Books, Resistance and Hope

It’s been a truly amazing couple of weeks for my Pride book. And while authors are, obviously, always happy to see their books do well, this book is especially close to my heart and seeing it be so well-received makes me happier than I can say. Against a backdrop of rising racism, islamophobia, sexism, ableism, homophobia and transphobia, books that celebrate diversity, equality and freedom are more important than ever. I am so very grateful to to all the awards juries who have recognized my Pride book, and to everyone- booksellers, librarians, teachers, bloggers, reviewers- who is helping getting it into the hands of young readers.

Here are a couple of photos- Pride is a Stonewall Honor book! I still can’t quite believe the company my book is keeping in this second photograph- so honored to see it alongside these wonderful novels.

While my head was still spinning from this (I was totally gobsmacked and basically burst into tears when I got the phone call), I learned that Pride had also been selected for the USSBY Outstanding International Books list for 2017. Nine books from Canada were chosen (and we have A LOT of amazing books in this country). Here’s a very cool map that shows where all the USSBY books came from this year- Pride is the little blue marker on the west coast of Canada! And here’s a bookmark that lists all the books chosen- lots there that I haven’t read yet, all getting added to my (impossibly long and rapidly growing) reading list.

And then I found out that Pride was also a Rainbow List selection (along with my YA novel Under Threat) and an OLA Best Bet. Which is all just amazing and wonderful and exciting.

I just returned yesterday from a week away, at the Ontario Library Association Super Conference (which was so much fun- librarians! publishers! booksellers! authors!- my people!). While I was in Toronto, I had some wonderful opportunities to visit schools and talk to kids about Pride… and their openness, compassion and sense of fairness gives me hope for the future. There’s a protest sign I’ve seen photos of lately that says IF YOUR GENERATION BUILDS A WALL, MY GENERATION WILL TEAR IT DOWN. I believe it. Talking to kids and teens gives me so much hope for the future.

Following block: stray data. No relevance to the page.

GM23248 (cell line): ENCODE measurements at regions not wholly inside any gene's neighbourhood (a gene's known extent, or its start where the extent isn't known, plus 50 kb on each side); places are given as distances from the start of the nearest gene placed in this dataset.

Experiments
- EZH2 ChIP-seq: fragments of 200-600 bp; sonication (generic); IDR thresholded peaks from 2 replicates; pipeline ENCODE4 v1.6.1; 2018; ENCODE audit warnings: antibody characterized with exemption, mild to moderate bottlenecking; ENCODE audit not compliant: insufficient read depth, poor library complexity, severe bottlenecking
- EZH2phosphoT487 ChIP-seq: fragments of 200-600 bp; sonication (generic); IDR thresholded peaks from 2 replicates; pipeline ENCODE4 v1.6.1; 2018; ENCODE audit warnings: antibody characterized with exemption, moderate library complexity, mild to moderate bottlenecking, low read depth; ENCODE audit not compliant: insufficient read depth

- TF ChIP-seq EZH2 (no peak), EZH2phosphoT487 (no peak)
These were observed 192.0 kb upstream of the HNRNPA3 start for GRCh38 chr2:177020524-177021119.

I also had an opportunity to lead a workshop for thirty teachers and principals who are planning to start GSAs- Gay-Straight Alliances- in their schools. LGBTQ kids and teens have such courage, and it is so inspiring and encouraging to meet adults who have their backs and are working to make their schools safer, more inclusive and more supportive for everyone.

These are hard and rather dark times, and I know many kids are struggling. Allies are more important than ever and I am grateful that there are so many of them within our schools and within the world of children’s books. And as always, young people are leading the way– so I will end with these words, on the arms of of one teenager… Hope is so much stronger than fear.